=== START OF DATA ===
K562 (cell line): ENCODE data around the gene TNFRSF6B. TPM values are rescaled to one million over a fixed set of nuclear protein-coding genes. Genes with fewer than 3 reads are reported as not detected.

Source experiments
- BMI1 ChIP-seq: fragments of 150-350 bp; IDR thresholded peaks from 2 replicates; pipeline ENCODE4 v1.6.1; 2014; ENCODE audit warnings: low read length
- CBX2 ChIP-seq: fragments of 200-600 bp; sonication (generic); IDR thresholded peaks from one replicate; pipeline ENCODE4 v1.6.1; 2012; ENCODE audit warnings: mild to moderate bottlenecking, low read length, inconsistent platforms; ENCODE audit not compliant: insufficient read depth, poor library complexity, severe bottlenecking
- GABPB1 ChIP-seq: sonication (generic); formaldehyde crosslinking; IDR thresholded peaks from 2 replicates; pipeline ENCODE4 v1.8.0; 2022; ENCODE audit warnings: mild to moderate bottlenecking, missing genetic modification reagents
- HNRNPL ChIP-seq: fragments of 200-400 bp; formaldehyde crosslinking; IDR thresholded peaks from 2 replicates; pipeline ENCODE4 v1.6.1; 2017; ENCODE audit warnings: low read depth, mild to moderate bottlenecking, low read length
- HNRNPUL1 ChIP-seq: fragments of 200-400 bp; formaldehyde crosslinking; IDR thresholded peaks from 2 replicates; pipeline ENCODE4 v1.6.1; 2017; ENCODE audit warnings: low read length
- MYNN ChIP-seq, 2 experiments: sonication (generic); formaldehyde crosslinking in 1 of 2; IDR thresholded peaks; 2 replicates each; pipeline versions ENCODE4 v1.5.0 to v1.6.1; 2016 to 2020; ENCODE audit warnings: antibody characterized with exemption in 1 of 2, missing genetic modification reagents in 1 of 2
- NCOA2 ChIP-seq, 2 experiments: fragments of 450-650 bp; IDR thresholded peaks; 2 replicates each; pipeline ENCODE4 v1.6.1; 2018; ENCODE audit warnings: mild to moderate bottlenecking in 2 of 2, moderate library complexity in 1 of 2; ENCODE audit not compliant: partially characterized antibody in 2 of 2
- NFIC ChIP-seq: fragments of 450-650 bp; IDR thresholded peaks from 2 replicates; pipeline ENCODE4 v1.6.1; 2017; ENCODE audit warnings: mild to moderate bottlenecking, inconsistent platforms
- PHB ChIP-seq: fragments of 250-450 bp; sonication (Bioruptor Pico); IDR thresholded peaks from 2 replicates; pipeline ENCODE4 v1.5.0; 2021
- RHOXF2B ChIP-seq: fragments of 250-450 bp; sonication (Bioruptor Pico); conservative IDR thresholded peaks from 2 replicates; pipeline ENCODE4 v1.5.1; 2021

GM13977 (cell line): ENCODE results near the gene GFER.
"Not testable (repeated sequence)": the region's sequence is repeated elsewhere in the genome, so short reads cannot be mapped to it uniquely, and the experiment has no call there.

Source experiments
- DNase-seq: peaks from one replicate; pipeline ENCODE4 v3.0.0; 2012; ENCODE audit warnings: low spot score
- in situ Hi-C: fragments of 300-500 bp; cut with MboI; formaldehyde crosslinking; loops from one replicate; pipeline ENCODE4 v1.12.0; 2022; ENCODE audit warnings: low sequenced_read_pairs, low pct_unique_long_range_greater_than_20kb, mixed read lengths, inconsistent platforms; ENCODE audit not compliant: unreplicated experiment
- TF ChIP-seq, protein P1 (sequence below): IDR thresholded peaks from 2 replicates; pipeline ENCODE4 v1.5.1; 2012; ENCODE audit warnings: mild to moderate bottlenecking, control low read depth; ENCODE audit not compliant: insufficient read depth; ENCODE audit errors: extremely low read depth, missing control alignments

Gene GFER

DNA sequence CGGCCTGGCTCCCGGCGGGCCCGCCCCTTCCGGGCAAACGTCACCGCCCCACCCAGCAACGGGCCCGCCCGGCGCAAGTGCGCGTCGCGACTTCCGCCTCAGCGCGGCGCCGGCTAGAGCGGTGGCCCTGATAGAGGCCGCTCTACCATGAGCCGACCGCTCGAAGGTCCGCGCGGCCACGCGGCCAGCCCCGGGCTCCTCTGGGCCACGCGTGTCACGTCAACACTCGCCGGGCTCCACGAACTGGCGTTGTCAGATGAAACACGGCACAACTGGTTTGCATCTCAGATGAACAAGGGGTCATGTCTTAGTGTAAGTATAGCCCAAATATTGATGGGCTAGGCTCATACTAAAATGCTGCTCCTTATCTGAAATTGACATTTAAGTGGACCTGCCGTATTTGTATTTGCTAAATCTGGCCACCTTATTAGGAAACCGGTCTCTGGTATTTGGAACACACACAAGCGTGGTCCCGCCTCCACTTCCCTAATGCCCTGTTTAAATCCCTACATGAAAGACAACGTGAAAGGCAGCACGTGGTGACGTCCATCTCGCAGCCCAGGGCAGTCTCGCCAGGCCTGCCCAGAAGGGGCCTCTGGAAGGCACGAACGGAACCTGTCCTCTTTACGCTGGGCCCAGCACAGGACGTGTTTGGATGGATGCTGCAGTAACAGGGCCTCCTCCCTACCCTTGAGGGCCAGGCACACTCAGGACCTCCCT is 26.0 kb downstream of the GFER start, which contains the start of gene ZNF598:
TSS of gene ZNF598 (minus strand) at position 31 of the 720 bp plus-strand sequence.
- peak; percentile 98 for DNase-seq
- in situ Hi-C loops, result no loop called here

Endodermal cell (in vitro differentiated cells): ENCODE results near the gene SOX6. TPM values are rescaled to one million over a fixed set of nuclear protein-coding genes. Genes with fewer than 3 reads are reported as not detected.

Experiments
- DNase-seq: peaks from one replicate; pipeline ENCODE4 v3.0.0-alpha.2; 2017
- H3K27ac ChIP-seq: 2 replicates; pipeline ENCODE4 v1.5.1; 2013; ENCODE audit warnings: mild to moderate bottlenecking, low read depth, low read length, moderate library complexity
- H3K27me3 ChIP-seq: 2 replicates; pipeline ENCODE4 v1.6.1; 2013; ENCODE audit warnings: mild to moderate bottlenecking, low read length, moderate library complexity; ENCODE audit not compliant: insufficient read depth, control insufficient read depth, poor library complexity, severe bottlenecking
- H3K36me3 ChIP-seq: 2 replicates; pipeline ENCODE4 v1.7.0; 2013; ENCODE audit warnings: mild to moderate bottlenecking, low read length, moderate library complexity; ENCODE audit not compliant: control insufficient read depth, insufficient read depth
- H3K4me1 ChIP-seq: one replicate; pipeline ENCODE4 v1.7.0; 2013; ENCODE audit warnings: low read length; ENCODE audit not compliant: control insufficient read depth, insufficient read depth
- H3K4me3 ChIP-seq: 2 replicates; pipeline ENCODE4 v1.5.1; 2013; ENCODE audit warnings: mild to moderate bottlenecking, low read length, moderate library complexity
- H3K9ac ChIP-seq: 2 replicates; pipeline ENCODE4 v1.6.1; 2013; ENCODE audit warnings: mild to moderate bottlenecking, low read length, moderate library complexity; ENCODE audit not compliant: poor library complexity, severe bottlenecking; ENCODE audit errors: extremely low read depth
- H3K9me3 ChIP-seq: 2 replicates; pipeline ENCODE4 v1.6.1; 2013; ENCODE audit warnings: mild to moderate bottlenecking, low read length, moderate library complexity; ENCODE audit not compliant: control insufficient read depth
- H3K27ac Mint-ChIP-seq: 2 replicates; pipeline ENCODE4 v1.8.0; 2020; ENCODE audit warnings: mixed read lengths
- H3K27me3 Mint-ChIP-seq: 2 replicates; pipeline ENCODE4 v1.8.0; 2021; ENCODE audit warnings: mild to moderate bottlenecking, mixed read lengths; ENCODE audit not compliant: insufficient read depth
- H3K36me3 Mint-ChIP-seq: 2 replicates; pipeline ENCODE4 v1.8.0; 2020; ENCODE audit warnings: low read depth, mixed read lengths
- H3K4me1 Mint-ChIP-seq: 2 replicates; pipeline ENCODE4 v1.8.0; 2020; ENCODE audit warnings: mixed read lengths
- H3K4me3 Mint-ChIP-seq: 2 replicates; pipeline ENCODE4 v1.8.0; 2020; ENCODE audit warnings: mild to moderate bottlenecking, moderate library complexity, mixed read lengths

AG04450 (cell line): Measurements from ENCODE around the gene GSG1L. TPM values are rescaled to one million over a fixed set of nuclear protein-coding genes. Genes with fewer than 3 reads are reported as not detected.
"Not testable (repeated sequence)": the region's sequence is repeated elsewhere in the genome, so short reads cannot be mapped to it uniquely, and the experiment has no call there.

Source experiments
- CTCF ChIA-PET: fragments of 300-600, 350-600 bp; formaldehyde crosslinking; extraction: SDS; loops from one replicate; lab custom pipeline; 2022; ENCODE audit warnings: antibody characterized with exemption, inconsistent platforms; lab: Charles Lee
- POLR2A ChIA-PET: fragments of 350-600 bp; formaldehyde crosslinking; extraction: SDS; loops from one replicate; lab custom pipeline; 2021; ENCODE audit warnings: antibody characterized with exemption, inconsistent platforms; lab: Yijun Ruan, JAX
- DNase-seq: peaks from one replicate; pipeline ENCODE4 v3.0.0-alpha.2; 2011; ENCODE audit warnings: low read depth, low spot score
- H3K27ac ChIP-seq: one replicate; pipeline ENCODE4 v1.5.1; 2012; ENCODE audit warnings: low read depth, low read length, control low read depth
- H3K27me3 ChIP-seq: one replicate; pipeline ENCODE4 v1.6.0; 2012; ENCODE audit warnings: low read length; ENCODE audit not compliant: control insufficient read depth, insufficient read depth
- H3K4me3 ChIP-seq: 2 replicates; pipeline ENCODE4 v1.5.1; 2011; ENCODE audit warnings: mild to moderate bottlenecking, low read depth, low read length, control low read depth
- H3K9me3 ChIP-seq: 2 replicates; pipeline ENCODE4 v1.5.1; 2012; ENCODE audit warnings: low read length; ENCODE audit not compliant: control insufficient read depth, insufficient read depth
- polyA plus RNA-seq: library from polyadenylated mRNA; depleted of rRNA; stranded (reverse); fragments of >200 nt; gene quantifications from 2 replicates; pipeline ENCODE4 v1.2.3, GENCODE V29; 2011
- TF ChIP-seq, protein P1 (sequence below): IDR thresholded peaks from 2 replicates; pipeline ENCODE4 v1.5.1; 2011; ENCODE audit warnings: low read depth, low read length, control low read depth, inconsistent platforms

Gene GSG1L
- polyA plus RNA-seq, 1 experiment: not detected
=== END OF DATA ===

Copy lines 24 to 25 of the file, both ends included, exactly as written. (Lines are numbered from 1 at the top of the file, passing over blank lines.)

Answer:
Endodermal cell (in vitro differentiated cells): ENCODE results near the gene SOX6. TPM values are rescaled to one million over a fixed set of nuclear protein-coding genes. Genes with fewer than 3 reads are reported as not detected.

Experiments